Early Christian Scripture and the Samaritan Pentateuch: A Study in Hexaplaric Manuscript Activity

Early Christian Scripture and the Samaritan Pentateuch

A Study in Hexaplaric Manuscript Activity
Edition number: 1
Publisher: De Gruyter
Date of Publication:
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Product details:

No. of pages:320 pages
Size:230x155 mm
Illustrations: 5 Illustrations, color; 10 Illustrations, black & white; 4 Tables, color
Short description:

The series Studia Samaritana is a collection of volumes from the entire field of research on the Samaritans from antiquity to the present-day Samaritan community and its traditions. Special emphasis is placed on the history, culture, literature, religion and ethnography of the Samaritans. The series is published jointly with the Société d'Études Samaritaines and is bibliographically integrated into the series Studia Judaica (with separate numbering of the volumes in the two series).

Long description:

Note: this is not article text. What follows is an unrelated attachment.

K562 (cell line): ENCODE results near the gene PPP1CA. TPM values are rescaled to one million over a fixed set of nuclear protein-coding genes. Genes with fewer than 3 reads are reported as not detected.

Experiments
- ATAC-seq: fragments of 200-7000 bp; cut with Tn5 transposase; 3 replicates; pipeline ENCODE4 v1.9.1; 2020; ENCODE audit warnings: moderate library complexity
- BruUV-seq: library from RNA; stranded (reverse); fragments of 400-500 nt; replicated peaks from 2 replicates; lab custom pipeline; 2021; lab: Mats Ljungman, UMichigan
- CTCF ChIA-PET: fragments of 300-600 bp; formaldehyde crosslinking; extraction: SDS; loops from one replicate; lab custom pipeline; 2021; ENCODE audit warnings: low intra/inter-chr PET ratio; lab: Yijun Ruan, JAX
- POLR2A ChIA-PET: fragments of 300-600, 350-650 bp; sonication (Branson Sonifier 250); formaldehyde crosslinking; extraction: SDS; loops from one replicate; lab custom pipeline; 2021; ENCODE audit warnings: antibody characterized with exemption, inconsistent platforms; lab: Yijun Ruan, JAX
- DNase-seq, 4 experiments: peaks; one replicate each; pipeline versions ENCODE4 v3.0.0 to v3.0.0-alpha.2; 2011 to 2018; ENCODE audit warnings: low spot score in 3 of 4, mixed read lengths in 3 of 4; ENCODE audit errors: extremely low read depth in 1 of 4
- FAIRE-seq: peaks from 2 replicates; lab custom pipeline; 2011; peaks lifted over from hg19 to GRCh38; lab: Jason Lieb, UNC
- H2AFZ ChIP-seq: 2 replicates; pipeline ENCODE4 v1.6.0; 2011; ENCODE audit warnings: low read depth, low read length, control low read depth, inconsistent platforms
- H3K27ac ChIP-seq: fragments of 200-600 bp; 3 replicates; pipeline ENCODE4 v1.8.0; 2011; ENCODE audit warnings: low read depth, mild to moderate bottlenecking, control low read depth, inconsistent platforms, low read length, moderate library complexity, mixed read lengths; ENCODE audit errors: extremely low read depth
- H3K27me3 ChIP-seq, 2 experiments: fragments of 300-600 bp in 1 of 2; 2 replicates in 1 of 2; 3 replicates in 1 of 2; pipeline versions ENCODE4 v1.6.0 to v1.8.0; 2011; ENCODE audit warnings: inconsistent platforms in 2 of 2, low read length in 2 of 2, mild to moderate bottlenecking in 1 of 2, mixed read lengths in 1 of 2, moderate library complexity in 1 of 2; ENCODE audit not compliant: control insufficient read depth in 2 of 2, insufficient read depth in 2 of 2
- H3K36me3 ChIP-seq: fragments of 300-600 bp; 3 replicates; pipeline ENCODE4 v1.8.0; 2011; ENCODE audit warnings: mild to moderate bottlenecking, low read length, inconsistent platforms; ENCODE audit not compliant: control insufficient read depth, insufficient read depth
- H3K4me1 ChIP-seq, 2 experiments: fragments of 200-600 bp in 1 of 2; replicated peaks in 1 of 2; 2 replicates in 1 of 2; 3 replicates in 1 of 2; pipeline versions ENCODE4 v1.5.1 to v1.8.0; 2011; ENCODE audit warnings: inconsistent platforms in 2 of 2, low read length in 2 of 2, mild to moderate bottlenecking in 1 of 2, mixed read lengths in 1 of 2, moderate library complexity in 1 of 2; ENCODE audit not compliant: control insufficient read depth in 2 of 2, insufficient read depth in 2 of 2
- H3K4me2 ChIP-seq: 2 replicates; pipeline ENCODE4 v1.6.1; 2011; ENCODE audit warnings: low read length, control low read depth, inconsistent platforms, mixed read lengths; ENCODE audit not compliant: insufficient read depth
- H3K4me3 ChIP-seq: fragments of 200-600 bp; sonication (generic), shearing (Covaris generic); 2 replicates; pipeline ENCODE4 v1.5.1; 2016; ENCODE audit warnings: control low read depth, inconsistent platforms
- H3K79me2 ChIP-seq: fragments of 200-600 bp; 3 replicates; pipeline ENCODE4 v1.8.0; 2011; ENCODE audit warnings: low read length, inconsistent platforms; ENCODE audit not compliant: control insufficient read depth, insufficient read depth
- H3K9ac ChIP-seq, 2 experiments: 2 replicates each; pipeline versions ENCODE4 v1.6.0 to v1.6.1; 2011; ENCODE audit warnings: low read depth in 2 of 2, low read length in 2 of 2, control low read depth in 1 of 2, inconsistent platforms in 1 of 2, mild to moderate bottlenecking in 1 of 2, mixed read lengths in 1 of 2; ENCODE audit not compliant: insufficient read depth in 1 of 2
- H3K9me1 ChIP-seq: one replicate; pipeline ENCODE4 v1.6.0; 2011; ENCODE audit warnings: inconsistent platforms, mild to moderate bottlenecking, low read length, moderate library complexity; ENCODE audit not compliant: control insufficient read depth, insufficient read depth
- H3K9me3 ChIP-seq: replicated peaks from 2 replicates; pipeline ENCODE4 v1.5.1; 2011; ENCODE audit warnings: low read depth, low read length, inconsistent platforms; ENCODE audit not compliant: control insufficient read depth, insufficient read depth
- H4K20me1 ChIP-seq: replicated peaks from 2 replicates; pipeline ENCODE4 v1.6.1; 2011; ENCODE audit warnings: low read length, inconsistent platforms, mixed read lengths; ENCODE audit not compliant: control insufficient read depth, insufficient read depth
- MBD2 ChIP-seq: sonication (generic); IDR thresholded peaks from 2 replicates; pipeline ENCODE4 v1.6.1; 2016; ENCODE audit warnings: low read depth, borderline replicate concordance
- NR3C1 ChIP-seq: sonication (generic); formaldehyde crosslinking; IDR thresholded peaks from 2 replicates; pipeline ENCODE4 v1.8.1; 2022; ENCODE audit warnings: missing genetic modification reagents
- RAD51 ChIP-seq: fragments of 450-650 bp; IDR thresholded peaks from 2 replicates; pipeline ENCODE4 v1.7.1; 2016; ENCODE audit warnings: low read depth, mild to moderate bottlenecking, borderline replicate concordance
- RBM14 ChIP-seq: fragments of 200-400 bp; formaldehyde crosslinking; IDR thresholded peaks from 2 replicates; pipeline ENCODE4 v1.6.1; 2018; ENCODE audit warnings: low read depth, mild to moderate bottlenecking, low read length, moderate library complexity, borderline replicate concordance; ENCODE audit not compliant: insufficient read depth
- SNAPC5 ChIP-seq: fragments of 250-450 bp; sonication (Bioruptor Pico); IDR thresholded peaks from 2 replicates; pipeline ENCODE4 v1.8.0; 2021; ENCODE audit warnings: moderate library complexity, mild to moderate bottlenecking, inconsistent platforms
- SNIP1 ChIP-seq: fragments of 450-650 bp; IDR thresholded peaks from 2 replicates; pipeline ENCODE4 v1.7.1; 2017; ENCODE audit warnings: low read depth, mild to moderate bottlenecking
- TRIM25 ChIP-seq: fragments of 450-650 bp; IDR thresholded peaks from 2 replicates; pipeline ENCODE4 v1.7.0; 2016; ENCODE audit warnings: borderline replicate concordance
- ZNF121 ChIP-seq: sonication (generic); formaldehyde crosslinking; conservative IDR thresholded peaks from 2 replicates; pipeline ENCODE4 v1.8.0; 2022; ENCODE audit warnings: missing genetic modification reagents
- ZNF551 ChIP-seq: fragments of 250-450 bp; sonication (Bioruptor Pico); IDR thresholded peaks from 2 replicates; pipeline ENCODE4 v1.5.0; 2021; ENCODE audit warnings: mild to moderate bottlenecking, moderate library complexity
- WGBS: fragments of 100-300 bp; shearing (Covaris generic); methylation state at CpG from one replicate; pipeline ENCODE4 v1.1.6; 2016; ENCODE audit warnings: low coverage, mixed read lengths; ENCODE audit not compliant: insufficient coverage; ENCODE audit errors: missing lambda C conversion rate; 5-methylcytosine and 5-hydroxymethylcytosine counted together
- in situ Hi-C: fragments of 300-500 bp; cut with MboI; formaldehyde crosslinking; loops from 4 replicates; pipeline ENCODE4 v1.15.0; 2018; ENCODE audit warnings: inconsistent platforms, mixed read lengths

Early Christian Scripture and the Samaritan Pentateuch is a study exploring Christian interaction with the Samaritan Pentateuch as evinced by hexaplaric sources. The manuscript evidence for the Samaritan Pentateuch in Greek attests two distinct, textually unrelated groups of readings: a s mi-type (i.e., the Samareitikon) and a mi ni ni-type. Only the latter, the subject of the present study, is hexaplarically derived and predates, considerably, any evidence for the former. The extant hexaplaric colophons and scholia found in the books of Exodus, Numbers, and Deuteronomy reveal that at some point the Caesarean library acquired a copy of the Samaritan Hebrew Pentateuch. This copy was then collated, quantitatively, against the hexaplaric Septuagint. Since the Samaritan text is often longer than the Septuagint due to a number of "expansions", taken from various pre-existing passages of the Pentateuch, the Caesarean critics "translated" these expansions into Greek with the aid of the Septuagint. No evidence was found that the so-called Samareitikon (i.e., Samaritans' own Greek translation) was either known to or used by the Caesarean critic. These "translations" bear no trace of Samaritan exegesis. It is hypothesized here, that the collation and "translation" was made possible through the use of the multi-columned Hexapla as a kind of analytical lexicon. Taking the results of this effort, the responsible party added these data to the margins of the Caesarean Septuagint edition. These passages were later translated into Syriac and were even adopted by some later Christian scribes as legitimate biblical readings. It is posited that Eusebius-not Origen, as has been commonly supposed-was the one responsible for this work. The study explores these data diachronically from inception to integration. The findings and analysis are relevant for the fields of biblical studies, Samaritan studies, and the study of Bible production and the praxis of textual research in early Christianity.